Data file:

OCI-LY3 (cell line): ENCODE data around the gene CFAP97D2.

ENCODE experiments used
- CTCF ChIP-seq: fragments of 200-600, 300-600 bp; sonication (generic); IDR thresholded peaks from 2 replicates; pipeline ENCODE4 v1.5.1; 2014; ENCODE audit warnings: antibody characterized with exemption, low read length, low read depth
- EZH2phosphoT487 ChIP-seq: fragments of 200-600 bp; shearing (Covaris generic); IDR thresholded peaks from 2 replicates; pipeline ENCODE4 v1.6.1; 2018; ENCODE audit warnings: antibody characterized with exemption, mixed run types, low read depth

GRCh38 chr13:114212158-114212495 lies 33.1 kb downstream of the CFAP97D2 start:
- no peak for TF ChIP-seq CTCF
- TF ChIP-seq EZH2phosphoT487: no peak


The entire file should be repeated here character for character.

OCI-LY3 (cell line): ENCODE data around the gene CFAP97D2.

ENCODE experiments used
- CTCF ChIP-seq: fragments of 200-600, 300-600 bp; sonication (generic); IDR thresholded peaks from 2 replicates; pipeline ENCODE4 v1.5.1; 2014; ENCODE audit warnings: antibody characterized with exemption, low read length, low read depth
- EZH2phosphoT487 ChIP-seq: fragments of 200-600 bp; shearing (Covaris generic); IDR thresholded peaks from 2 replicates; pipeline ENCODE4 v1.6.1; 2018; ENCODE audit warnings: antibody characterized with exemption, mixed run types, low read depth

GRCh38 chr13:114212158-114212495 lies 33.1 kb downstream of the CFAP97D2 start:
- no peak for TF ChIP-seq CTCF
- TF ChIP-seq EZH2phosphoT487: no peak